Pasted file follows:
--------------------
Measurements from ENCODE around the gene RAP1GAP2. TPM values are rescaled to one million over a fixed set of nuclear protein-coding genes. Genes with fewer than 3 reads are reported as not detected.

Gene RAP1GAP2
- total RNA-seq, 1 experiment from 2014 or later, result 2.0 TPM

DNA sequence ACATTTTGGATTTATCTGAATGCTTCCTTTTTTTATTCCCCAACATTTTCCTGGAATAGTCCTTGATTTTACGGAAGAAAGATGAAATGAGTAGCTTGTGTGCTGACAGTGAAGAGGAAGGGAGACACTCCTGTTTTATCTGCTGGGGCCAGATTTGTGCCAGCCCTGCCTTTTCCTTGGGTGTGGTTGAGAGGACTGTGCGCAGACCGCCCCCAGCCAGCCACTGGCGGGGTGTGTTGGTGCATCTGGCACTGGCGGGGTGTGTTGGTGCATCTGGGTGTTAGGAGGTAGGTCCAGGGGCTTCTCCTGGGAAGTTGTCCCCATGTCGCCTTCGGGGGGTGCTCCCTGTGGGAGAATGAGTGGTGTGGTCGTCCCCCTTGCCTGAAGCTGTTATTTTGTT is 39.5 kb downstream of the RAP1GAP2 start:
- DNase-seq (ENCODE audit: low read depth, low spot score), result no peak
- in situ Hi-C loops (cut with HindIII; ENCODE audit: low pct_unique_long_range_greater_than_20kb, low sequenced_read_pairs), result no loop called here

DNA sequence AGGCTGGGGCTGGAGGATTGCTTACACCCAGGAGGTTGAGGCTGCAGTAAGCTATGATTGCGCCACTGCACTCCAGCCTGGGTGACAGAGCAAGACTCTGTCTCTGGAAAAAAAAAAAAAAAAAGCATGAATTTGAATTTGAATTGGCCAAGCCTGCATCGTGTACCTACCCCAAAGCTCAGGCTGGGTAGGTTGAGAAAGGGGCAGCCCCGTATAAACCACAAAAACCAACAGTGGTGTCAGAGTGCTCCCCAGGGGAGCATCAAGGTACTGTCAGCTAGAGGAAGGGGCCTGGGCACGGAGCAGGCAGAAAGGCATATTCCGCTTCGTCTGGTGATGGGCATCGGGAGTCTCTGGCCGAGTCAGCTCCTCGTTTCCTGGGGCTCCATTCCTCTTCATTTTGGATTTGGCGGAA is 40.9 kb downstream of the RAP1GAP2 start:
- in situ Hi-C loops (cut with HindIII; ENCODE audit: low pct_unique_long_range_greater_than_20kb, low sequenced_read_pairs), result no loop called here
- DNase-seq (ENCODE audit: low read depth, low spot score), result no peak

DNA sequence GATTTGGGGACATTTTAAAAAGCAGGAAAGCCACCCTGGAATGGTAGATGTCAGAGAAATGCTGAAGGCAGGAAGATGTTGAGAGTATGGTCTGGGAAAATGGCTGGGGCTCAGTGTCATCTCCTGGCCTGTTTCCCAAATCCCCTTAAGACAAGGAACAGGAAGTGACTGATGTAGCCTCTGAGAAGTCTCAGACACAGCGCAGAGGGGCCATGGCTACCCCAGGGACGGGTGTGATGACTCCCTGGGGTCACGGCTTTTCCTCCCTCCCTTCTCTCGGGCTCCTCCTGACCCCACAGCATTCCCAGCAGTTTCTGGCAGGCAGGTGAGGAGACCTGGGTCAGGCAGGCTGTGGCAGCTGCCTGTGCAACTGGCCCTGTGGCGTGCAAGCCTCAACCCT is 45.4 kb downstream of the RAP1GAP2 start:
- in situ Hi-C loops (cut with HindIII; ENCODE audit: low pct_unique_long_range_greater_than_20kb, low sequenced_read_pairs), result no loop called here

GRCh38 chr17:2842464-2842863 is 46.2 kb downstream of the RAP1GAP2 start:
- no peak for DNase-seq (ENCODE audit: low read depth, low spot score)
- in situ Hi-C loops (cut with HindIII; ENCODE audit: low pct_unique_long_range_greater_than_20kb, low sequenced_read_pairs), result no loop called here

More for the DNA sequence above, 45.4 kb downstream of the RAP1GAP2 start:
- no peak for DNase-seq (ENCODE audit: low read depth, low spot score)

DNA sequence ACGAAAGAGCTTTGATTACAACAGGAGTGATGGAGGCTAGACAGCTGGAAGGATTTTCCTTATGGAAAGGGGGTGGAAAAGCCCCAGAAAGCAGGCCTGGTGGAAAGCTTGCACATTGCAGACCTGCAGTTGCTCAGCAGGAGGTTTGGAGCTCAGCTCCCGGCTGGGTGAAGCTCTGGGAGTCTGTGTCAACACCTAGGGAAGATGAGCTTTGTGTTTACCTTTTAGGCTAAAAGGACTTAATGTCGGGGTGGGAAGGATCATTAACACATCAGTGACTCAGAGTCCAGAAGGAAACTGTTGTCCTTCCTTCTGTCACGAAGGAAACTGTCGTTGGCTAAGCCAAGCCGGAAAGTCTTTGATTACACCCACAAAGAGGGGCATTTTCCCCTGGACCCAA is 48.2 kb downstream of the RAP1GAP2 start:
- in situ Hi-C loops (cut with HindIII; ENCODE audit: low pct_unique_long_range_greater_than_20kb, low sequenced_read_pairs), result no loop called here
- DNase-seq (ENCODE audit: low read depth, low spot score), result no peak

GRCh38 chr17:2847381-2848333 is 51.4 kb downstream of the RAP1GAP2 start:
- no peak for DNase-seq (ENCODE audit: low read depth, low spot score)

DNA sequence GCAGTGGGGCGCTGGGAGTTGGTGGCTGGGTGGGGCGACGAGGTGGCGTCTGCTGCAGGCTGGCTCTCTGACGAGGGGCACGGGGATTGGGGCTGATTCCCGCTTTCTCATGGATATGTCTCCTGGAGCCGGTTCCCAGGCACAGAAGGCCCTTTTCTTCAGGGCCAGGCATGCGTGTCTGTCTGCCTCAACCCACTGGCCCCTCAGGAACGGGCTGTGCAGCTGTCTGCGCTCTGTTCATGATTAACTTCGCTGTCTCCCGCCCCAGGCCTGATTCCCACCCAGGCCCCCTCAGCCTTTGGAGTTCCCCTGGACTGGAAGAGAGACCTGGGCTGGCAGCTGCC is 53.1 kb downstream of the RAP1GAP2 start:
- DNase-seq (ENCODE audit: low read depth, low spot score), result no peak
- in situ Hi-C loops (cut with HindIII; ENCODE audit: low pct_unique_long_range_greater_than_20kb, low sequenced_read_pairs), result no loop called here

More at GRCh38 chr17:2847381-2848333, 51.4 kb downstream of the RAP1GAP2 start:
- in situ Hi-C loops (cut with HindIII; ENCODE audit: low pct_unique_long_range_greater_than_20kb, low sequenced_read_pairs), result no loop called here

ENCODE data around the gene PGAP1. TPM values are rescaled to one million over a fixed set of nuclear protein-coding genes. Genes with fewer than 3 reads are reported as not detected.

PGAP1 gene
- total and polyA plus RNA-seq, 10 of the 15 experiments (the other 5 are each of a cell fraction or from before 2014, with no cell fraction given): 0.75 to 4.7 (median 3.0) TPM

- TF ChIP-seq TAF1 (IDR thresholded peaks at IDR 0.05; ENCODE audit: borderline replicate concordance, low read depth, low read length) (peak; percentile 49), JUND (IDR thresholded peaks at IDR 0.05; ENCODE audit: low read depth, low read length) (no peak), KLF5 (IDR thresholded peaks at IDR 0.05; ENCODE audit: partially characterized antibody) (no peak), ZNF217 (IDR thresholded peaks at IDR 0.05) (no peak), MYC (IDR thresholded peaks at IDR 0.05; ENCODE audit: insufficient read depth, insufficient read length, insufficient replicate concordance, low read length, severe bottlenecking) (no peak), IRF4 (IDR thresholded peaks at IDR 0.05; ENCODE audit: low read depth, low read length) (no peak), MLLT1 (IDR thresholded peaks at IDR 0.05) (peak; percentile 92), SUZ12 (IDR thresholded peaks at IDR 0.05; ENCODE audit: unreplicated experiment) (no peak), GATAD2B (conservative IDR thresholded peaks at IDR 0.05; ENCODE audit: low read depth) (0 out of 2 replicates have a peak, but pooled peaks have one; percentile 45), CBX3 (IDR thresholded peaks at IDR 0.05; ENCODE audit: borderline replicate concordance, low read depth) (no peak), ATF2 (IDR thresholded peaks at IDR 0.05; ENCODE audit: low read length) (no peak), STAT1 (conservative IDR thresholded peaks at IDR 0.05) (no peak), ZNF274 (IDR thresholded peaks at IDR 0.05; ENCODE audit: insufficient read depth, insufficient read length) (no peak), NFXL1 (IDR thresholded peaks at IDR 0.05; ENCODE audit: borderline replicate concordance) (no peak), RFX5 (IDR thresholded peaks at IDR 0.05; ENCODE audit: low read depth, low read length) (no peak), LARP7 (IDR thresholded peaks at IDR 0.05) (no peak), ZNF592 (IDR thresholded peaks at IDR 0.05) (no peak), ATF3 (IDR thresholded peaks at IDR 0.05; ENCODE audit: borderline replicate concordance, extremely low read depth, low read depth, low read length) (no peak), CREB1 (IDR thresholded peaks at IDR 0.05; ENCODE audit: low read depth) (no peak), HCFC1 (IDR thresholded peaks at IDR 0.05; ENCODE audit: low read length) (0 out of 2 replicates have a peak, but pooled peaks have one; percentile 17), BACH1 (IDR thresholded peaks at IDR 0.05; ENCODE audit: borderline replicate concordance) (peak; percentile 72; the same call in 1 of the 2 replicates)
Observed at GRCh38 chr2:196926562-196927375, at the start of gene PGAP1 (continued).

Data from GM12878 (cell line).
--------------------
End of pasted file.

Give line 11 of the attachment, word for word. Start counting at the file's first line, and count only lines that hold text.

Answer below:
- in situ Hi-C loops (cut with HindIII; ENCODE audit: low pct_unique_long_range_greater_than_20kb, low sequenced_read_pairs), result no loop called here